Mason, Franklin and I went "hawking." What is "hawking" you ask? It is the selling of wares on the streets. In Ghana it is very common. You can buy everything from the convenience of your car window - a cold Coke, toilet paper, batteries, watches, bread, apples, flags, maps, ironing boards, tables, etc... Many items are toted from car-to-car on the heads of the sellers.
The women in the photo below are selling (in the center) Bowlflute which is similar to a deep fried doughnut, (woman to the left in the off-white shirt) bags of water in which you tear off a corner of the bag with your teeth then suck the liquid out, and (the woman in the brown striped shirt) plantain chips which are delicious by the way.
(This was a google image, we didn't take any photos of our selling. Sorry.)
Since coming to Ghana, I've joked about going "hawking." However, the longer we have lived here, the more I've wondered what it must be like. Plans were made to go on Wednesday night and Mason and Franklin decided to come along for the experience. Two of our neighbors also accompanied us, Beth, and her daughter, Maria.
We debated on how to do this and tossed around several ideas -
1.) Should we buy all of the items from the hawker then give them away? No.
2.) Should we pay the hawkers to let us hawk with them? No.
3.) Should we buy all of the items from the hawker then sell them ourselves? No.
4.) Should we sell something different creating new competition? No.
5.) Should we try to partner with a hawker then help them sell their items? Yes.
And that's what we did.
I partnered with a bread seller. Balancing a loaf of bread on my head at times, I shouted to buses, cars and trotros (public transportation = overcrowded vans), "BUTTER BREAD! 2 CEDIS 50 PESWAS! SUGAR BREAD! 3 CEDIS! FRESH BREAD! BUY IT NOW!" (For those who know me, well, yes, I did it in my LOUD ROBIN VOICE!) I even ran beside the trotros trying to sell bread to the crowded passengers inside who could not seem to stop laughing at the sight outside the window.
Mason sold plantain chips. He sold several bags, but he was not as loud as his mother. Franklin sold phone credit with our friend Tony. Franklin also had a successful night selling. I, however, did not sell anything. Not one loaf of bread.
My neighbor, Beth, was the master seller of the night. In the 90 minutes we sold, she parted with 5 bags of plantain chips! Impressive!
After experiencing this way of selling, I appreciate the business effort of the hawkers. It is hard work. My arms hurt from holding the bread. My eyes stung from the diesel exhaust and red dust being spit upon me. My feet were tired from running beside vehicles. Geez, my voice even hurt from yelling over-and-over, "BUTTER BREAD! 2 CEDIS 50 PESWAS! SUGAR BREAD! 3 CEDIS! FRESH BREAD! BUY IT NOW!"
Again, most people enjoyed seeing us participate in "hawking." Some laughed. Some pulled out their cameras and took pictures. Some Ghanaians joked around with us. But not everyone.
In Ghana, there are times I can feel the animosity toward the color of our skin. Daily, it seems, we have police encounters simply because the officers want a bribe. They pull us over and then try to find a reason to arrest us. It's tiring and it's frustrating, but it's life for us here. Our white skin seems to indicate money to some people here.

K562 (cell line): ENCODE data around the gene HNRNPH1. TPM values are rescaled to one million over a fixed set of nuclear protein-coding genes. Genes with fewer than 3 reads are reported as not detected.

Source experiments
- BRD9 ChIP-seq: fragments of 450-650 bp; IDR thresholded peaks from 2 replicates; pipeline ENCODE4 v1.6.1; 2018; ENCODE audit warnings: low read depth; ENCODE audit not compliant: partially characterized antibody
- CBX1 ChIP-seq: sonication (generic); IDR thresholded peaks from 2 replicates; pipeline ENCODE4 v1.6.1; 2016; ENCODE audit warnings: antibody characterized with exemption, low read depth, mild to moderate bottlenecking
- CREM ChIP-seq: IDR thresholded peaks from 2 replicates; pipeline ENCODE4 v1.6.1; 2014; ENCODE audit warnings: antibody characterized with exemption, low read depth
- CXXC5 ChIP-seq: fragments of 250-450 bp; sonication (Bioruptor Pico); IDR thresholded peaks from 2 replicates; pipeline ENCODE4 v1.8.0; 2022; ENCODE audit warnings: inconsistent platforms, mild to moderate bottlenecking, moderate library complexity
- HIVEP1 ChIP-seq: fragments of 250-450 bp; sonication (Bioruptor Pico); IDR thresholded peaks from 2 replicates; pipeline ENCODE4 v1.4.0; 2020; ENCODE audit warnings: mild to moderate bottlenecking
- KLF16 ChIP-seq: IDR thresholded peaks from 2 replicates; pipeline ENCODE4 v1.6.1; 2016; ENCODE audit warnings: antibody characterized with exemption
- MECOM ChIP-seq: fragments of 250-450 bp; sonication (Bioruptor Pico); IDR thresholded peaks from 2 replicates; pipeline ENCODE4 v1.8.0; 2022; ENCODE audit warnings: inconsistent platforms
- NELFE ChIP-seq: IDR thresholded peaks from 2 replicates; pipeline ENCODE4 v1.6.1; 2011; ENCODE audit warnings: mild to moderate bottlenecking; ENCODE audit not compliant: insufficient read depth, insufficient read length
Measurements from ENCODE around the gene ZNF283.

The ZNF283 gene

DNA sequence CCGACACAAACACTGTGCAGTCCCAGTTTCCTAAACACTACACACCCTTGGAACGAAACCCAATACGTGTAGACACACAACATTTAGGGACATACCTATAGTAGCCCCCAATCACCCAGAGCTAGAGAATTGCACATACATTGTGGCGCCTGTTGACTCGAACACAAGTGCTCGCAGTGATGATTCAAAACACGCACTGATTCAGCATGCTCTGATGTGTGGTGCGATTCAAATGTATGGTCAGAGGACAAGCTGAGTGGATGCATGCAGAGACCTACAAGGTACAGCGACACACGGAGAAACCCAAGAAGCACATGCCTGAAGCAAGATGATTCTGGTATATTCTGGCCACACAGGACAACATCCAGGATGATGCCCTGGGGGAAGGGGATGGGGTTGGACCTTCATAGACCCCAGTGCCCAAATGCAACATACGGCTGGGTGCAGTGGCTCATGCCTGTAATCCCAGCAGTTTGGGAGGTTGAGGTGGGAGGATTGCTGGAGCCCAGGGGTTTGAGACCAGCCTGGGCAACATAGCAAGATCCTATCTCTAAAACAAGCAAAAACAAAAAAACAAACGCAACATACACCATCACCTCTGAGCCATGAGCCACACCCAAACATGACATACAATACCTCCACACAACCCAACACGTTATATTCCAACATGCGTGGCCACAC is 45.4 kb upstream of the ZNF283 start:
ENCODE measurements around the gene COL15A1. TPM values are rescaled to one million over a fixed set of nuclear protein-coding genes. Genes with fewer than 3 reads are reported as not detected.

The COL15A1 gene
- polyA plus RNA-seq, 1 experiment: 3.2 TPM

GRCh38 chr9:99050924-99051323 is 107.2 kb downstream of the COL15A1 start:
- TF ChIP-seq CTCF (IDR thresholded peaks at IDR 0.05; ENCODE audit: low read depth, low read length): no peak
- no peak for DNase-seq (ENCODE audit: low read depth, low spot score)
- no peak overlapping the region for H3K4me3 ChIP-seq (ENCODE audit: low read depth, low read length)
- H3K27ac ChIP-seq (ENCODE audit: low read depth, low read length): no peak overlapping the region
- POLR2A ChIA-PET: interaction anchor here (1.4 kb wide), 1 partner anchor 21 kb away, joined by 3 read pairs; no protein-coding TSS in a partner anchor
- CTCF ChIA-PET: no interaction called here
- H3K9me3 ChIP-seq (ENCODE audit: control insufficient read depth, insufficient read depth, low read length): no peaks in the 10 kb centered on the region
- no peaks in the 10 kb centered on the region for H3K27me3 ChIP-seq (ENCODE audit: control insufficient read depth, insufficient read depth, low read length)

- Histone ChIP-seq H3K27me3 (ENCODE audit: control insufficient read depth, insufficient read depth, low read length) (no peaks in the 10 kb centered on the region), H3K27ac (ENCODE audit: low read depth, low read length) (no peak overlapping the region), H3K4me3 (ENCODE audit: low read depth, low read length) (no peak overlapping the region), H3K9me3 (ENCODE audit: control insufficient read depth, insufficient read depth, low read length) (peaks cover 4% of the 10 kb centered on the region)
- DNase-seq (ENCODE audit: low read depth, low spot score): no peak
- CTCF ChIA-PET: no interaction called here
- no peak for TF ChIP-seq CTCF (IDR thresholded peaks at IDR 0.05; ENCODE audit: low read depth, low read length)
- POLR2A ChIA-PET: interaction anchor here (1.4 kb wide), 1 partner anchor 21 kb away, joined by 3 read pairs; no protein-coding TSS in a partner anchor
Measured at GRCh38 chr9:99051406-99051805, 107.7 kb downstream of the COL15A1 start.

As cars drove past, there were some people who looked at us with disdain. Some stares were so fierce it made me uncomfortable. During the night, twice I was given the hand motion to indicate a sale, so I ran beside the two trotros to make the transaction. Both times, the person wanted to take the bread for free instead of paying for it. I suppose both men thought they should not have to pay the purchase price if they were buying from a person with white skin. Why? It's very sad. As the sun set, people were urging us to get off the road for our safety.
Perhaps the people who were offended by our hawking efforts thought we were poking fun at their culture or making this profession into something glamorous. This is not the case. We simply wanted to learn what it is like to "hawk." After all, a majority of the spontaneous purchases we conduct here are done through our car window.
When I see children selling, my heart breaks because I know they should be in school. Ghana has cracked down on this in recent years so the number participating is fewer, but there are still children out selling everyday. They should not be. However, for the adults making a living this way, I am thankful they are willing to work. These are intelligent men and women who speak multiple languages and can compute difficult math transactions in their heads producing correct change. Basically, they are running a commission-based business so if they don't sell, they don't make any money. They start at sunrise and work until after dark. These people seem to have a strong work ethic.
There are more questions I plan to ask the next time I go "hawking." How much profit do you make in a day? What are the best times to sell? Where do you buy your items? Etc... Oh, yes, I will do it again because I have several friends who wanted to go but were unable to do so this time. (Right Bible Study gals? Ha!)
We've experienced one great benefit from our evening selling on the street. Now, when I pass through the place where we partnered with "hawkers," I now know many of the sellers names. Smiles and waves are given freely to our family every time we pass. Even though I didn't sell any bread, the new relationships made it worth it!
The next time you are walking down the bread aisle at the grocery store, just picture me with a loaf of bread on my head yelling, "BUTTER BREAD! 2 CEDIS 50 PESWAS! SUGAR BREAD! 3 CEDIS! FRESH BREAD! BUY IT NOW!"
She is a hard worker, strong and industrious.
She knows the value of everything she makes, and works late into the night.